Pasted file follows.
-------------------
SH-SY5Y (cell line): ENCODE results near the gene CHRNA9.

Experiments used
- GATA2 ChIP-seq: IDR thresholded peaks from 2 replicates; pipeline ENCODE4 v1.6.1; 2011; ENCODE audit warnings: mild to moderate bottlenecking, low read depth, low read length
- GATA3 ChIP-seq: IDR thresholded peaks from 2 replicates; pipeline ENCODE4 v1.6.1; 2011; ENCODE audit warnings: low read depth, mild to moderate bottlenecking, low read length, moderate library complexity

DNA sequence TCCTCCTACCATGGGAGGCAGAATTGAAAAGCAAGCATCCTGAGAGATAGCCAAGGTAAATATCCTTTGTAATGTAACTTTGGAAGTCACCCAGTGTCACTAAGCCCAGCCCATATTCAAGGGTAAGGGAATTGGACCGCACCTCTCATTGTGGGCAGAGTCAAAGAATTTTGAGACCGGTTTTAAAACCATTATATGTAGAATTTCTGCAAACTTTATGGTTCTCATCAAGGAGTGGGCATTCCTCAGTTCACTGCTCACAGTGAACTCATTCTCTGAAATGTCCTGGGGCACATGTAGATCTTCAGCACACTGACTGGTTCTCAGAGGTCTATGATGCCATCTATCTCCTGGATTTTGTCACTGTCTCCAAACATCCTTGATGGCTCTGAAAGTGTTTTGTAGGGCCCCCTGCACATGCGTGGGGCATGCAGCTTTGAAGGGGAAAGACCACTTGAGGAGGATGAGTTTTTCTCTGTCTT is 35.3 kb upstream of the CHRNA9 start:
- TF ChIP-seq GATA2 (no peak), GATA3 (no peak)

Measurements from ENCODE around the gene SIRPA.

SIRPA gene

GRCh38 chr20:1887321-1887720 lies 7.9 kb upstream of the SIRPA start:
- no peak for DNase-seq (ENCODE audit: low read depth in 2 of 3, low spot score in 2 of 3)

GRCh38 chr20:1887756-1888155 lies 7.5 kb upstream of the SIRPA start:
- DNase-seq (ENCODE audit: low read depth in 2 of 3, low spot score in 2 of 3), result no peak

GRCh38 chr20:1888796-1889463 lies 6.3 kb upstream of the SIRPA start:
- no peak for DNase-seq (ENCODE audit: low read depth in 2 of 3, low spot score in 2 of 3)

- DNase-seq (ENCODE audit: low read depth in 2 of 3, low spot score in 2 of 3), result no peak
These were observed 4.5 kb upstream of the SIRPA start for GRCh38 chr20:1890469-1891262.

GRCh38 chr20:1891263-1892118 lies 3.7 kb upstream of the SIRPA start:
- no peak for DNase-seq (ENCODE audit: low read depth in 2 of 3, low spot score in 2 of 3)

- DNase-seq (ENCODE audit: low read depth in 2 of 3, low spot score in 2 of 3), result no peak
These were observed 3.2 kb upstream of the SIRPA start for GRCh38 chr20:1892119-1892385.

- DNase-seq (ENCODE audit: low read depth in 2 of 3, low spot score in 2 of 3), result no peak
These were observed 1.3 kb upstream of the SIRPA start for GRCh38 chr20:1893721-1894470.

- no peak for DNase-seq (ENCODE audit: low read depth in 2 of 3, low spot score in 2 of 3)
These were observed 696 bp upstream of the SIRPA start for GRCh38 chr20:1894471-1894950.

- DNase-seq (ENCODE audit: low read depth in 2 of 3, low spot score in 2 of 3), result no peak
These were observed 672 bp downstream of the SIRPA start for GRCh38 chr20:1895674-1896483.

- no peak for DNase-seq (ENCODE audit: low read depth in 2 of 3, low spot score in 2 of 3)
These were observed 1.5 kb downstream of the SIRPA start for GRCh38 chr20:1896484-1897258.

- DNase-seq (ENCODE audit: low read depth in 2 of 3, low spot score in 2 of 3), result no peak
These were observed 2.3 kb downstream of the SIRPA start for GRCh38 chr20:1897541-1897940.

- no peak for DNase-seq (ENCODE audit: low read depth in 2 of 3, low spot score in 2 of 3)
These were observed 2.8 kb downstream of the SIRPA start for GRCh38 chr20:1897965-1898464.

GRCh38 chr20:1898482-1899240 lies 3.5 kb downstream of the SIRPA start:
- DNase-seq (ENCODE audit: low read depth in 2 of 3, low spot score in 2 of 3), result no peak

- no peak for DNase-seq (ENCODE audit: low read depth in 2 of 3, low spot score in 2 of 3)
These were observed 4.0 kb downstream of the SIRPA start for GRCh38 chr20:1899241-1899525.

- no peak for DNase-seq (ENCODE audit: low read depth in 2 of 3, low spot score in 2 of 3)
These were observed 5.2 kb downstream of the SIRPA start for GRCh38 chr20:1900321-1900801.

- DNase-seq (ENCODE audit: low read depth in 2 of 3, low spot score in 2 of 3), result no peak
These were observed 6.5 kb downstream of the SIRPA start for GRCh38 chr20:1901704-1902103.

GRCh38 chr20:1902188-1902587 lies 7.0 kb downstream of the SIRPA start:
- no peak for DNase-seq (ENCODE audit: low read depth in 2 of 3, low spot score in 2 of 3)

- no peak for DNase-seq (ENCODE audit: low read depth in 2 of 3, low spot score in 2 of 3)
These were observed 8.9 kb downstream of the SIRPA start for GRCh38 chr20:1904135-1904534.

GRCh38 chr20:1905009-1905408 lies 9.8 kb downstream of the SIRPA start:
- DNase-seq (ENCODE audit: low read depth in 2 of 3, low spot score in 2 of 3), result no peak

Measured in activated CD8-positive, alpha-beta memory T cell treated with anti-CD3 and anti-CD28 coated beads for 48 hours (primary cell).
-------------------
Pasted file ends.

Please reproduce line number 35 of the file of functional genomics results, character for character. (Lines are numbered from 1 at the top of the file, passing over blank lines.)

- no peak for DNase-seq (ENCODE audit: low read depth in 2 of 3, low spot score in 2 of 3)